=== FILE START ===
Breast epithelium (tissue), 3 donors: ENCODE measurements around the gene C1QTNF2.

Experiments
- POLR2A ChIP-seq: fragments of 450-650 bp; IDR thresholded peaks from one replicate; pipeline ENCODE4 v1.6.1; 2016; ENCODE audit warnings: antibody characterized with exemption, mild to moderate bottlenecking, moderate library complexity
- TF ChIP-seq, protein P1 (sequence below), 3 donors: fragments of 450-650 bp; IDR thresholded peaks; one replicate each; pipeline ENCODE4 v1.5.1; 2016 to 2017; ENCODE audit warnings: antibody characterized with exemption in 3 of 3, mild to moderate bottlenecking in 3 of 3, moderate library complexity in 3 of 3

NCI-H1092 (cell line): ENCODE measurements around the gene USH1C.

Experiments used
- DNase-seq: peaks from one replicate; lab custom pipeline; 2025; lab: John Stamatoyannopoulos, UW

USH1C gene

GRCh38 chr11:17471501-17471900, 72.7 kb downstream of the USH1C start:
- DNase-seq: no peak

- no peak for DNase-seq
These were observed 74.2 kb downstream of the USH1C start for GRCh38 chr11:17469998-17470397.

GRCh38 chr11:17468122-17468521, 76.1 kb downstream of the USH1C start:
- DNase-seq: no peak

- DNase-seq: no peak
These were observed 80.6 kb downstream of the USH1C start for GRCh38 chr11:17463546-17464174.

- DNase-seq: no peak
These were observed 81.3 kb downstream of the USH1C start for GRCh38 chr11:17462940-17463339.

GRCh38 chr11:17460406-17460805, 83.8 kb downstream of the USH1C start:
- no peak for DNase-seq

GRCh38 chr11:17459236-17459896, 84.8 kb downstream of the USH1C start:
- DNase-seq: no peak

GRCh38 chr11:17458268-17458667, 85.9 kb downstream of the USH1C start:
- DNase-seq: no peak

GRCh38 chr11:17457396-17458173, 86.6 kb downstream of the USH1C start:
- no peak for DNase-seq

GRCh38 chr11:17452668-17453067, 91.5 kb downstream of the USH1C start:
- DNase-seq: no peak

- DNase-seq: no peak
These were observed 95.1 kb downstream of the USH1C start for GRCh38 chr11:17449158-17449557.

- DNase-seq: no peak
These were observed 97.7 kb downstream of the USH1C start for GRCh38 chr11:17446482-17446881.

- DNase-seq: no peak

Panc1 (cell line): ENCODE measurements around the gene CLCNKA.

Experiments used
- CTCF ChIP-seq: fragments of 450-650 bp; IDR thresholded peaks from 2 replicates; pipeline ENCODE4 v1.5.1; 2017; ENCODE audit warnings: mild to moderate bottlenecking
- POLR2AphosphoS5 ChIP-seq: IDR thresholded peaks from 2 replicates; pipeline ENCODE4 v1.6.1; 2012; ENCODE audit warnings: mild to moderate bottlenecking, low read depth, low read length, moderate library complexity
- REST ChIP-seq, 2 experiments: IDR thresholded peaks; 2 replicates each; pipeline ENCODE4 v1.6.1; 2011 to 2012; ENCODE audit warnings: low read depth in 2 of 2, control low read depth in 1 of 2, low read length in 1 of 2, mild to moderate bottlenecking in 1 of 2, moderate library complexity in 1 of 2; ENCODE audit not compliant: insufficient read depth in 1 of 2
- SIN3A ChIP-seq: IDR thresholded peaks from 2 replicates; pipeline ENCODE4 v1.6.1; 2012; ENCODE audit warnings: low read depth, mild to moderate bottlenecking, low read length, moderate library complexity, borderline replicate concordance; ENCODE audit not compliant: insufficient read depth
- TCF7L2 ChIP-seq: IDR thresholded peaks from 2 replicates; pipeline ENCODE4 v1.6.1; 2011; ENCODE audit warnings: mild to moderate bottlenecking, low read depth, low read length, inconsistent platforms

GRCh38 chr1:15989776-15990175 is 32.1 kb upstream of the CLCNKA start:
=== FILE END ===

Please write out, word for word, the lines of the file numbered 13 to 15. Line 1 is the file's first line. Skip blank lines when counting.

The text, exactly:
GRCh38 chr11:17468122-17468521, 76.1 kb downstream of the USH1C start:
- DNase-seq: no peak

- DNase-seq: no peak